Patient or Vehicle? Semantic roles in German and English descriptive verbs (revisited)
Keywords:case grammar, semantic roles, verb-descriptivity, modificant, agent, patient, vehicle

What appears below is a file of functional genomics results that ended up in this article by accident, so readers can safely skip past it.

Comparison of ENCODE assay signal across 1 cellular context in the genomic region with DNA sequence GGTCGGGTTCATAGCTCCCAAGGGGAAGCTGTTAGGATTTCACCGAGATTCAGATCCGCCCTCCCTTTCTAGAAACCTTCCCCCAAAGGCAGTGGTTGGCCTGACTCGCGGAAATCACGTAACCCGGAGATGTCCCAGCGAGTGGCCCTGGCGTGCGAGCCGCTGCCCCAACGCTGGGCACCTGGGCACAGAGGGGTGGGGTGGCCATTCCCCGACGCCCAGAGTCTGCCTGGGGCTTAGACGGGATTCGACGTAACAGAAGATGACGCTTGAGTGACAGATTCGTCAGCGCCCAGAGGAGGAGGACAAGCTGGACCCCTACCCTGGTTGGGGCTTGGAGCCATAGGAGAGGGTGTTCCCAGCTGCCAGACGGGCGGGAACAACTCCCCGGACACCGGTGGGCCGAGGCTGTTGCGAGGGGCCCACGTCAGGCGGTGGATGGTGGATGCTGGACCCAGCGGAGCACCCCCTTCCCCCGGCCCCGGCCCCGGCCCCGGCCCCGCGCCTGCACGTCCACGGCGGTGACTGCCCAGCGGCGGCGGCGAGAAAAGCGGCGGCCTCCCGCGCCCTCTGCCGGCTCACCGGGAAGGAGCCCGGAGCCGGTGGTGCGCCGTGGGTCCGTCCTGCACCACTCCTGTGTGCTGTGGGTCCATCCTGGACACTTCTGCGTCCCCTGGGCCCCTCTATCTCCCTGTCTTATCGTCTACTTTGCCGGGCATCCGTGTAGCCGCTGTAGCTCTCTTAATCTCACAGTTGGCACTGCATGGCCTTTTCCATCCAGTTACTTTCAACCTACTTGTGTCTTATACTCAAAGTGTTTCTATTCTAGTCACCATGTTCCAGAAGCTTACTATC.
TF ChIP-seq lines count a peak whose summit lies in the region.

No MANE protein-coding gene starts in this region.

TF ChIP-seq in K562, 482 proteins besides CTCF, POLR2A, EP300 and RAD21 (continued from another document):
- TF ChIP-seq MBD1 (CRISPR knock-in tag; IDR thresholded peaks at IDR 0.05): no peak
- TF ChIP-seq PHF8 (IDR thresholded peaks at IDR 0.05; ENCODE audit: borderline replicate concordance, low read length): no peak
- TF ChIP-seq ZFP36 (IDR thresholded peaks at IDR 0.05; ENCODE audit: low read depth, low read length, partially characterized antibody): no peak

The paper investigates the problem of semantic roles within the concept of verb-descriptivity (Snell-Hornby 1983). Descriptive verbs are semantically complex lexical items, where the modifying components are more focal than the verbal action itself (as in bustle or strut), and where the participants, the background situation and the attitude of the speaker emerge as distinctive elements (as in grovel and waft). As against orthodox views in early case grammar, a distinction is made here between the Patient as “sufferer” of the verbal action and the Vehicle as its “conveyer”. It is argued that this differentiation is essential for the understanding, the analysis and the translation of descriptive verbs, as the semantic roles are by no means identical when compared in various languages (here English and German). This is illustrated by the comparison of lexemes in the semantic field of verbs expressing anger. The aim of the paper is to sharpen awareness of such fine distinctions, particularly in their relevance for translation.
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